Housing affordability—or rather unaffordability—has been making headlines for a while, and state and local regulations have become a hot-button issue. The White House is also taking aim at regulations that impede home construction and housing affordability and received some attention from the White House this week.
The problem with housing affordability is that it “shows no signs of subsiding in certain markets,” the White House said in its annual Economic Report of the President released Thursday.
As such, “Removing government-imposed barriers to more affordable housing is a priority for the Trump Administration,” the report said.
The report says home prices have outpaced incomes in growth in recent years. Household incomes have grown about 20% since 2000, while home prices have risen nearly 50%, with the report citing the Standard & Poor’s/Case Shiller Index.
Part of the problem is that construction is not keeping pace with household formation. In fact, the report stated that construction per capita has been on the decline for decades, falling to just three new homes per 1,000 residents between 2010 and 2018.
Not only are home prices out of reach for many Americans, but as we know, many Americans are rent-burdened as well.
The affordability problems the nation faces contribute to several other problems. The White House report cited labor mobility, homelessness, environmental impact, and even dampening economic growth among them.
To solve this compound problem, the White House is taking aim at local and state regulations, which have also received attention from housing market experts, political candidates, and others in the administration of late.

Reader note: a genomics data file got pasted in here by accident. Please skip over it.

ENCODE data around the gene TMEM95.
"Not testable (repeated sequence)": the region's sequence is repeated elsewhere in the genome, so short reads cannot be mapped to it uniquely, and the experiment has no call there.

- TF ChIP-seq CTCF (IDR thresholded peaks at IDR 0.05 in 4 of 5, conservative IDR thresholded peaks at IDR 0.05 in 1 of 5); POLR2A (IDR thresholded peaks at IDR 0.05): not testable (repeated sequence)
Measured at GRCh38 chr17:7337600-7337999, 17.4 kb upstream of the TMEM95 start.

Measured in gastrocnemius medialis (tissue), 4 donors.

“Research has linked higher home prices and lower housing supply to many of these regulations,” the report stated.
While pointing out that “the majority of areas in the United States have relatively well-functioning housing markets in which regulations do not significantly drive up prices,” 11 metro markets in particular have particularly “excessive regulatory barriers.”
Those markets are comprised of San Francisco; Honolulu; Oxnard, California; Los Angeles; San Diego; Washington D.C.; Boston; Denver; New York City; Seattle; and Baltimore.
Unfortunately, the report says regulations are “pricing workers out of several of the nation’s most productive cities.”
In fact regulations in these 11 metros are estimated to increase home prices by between 36% and 184%, the report states, citing research from Glaeser and Gyourko.
In fact, addressing regulatory barriers along in these 11 markets could reduce homelessness by 13% for the nation overall as these markets contributed greatly to the nation’s homeless population, according to research cited in the report.
Reducing regulatory burden could reduce homelessness by 54% in San Francisco and 40% in Los Angeles, the report stated.
Also, allowing more Americans to obtain affordable housing in these markets would also allow more Americans to pursue new employment or move closer to their current employment, which can lead to improvements in the economy overall.